Friday, April 29, 2011

Helpful Resources for Citations

If you have been working on papers, essays or other assignments, you have likely been asked to cite your sources. Depending on the subject area that you are working in and your instructor’s preference, there are a few citation styles that you could be asked to use for this. Luckily, the Empire State College Library is here to help.

Once you know what style your instructor requires for your assignment, you should visit the library homepage at If you look in the center column on the website, you will see the heading “Cite Your Sources.” Choose your citation style from the list, APA, MLA or More Citation Styles & Info (includes Chicago/Turabian as well as Citation Basics and Citation Tools).

Under APA and MLA, you will see citatation style guides listed as Hacker and OWL. These are 2 very helpful sources that will help get you through citing your sources. If you have any questions, you can always contact the library. We are here to help. We can’t check your work but we can help you figure out how to format your citation for a particular source or help you find the citation information if you forgot to write it all down when you first found your resource.


With Hacker’s APA Citation Style Guide you will see a purple menu on the left side of the screen. To view how to do your in-text citations, click on APA in-text citations. If you need to know how to do your list of references, click on APA list of references and there will be a list of many possible types of references and how you need to cite them. If you would like to see a sample research paper using APA style, click on the link for Sample research paper: APA style.

The OWL’s APA citation style guide also has a menu on the left side of the screen. Their menu is much more detailed. The menu includes general format information which has a sample title page. It also includes In-Text citation information. Below that, you will see a link for Footnotes and Endnotes. Then there are 7 links to help you with your Reference List. They start with Basic Rules and then are broken down by resource type. If you are using items from the online library, you probably want to start with Reference List: Electronic Sources. If you would like to see a sample paper, scroll down a bit on the meny until you see Sample APA Paper. That link will show you a sample paper.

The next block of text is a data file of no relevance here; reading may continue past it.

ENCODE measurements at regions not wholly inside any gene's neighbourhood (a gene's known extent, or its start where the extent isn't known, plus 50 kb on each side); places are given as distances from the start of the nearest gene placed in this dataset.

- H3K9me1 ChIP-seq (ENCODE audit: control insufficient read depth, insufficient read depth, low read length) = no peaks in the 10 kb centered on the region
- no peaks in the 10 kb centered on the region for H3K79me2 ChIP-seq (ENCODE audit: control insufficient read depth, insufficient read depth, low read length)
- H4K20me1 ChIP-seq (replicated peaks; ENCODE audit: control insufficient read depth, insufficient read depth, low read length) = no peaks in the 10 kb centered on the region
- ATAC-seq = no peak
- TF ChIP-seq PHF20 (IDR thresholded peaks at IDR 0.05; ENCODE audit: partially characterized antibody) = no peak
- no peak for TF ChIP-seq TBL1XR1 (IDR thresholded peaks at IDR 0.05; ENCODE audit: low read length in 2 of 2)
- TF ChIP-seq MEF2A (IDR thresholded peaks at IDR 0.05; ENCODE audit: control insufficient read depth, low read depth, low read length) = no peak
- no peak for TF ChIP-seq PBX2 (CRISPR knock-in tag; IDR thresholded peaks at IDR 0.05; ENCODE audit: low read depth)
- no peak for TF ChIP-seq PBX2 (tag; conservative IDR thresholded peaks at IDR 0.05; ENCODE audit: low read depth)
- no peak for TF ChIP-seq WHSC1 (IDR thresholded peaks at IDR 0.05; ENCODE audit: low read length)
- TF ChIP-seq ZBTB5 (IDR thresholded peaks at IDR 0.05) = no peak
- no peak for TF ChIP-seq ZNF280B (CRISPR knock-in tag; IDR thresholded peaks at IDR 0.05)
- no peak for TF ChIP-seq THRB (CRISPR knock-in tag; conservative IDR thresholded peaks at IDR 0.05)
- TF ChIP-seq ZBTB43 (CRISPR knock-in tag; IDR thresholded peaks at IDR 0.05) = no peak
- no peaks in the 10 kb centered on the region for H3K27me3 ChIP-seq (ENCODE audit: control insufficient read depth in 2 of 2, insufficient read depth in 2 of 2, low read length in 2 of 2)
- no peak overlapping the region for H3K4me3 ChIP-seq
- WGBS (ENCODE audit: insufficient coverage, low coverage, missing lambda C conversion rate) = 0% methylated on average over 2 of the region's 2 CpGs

With Hacker’s Citation Style Guide for MLA, you will see a blue menu on the left side of the page. For help with your in-text citations, click on that in the menu. For MLA works cited information, click on the MLA list of works cited link on the menu and there will be a list of many possible types of references and how you need to cite them. If you would like to see a sample paper, click on Sample research paper: MLA style.

The OWL’s MLA citation style guide has general information on how to format your paper on the first page. Next on the menu which is on the left side of the page, you will see MLA In-Text Citations: The Basics. This will help you with how to format your in-text citations. After that, the meny includes how to format Quotations as well as Endnotes and Footnotes. For your works cited page, you will see 5 different items listed in the menu based on the type of resource you are using. If you are using an item from the online library, you most likely want to start with MLA Words Cited: Electronic Resources. If you would like to view a sample paper or works cited page, scroll down until you see MLA Sample Paper or MLA Sample Works Cited on the menu.

We have many other resources to help you with your citations on our Cite Your Sources page which you can find here:

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Thursday, April 28, 2011

Database Access Problems - Resolved!

The server issue from Thursday April 28 has been resolved. All access to library databases should be back.

If you continue to experience problems accessing library databases, please contact a librarian.

1-800-847-3000 ext. 2222
-Sun: 1pm-9pm
-Mon-Thu: 9am - 9pm
-Fri: 9am-5pm
E-mail: e-mail question form or

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Friday, April 22, 2011

@Home Library Workshops

Have you signed up for our latest library @Home Workshops? Learn how to better use the library or a particular resource while sitting at your computer. Our workshops are 90-minute, live, hands-on, online classes given by the college’s librarians. They take place entirely on the web using the Elluminate Live! virtual classroom.

Our upcoming workshops:

* Tue, Apr. 26, 6:30 – 8 pm: Using RefWorks [Instructors: Sarah Morehouse & Ian Hertz]
* Wed, May. 4, 6:30 – 8 pm: Working with Books & E-Books [Instructor: Dana Longley]
* Wed, May. 11, 6:30 – 8 pm: Choosing the Best Research Materials [Instructor: Sarah Morehouse]

For more information, technical requirements or to register, please visit @Home Library Workshops.

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Friday, April 15, 2011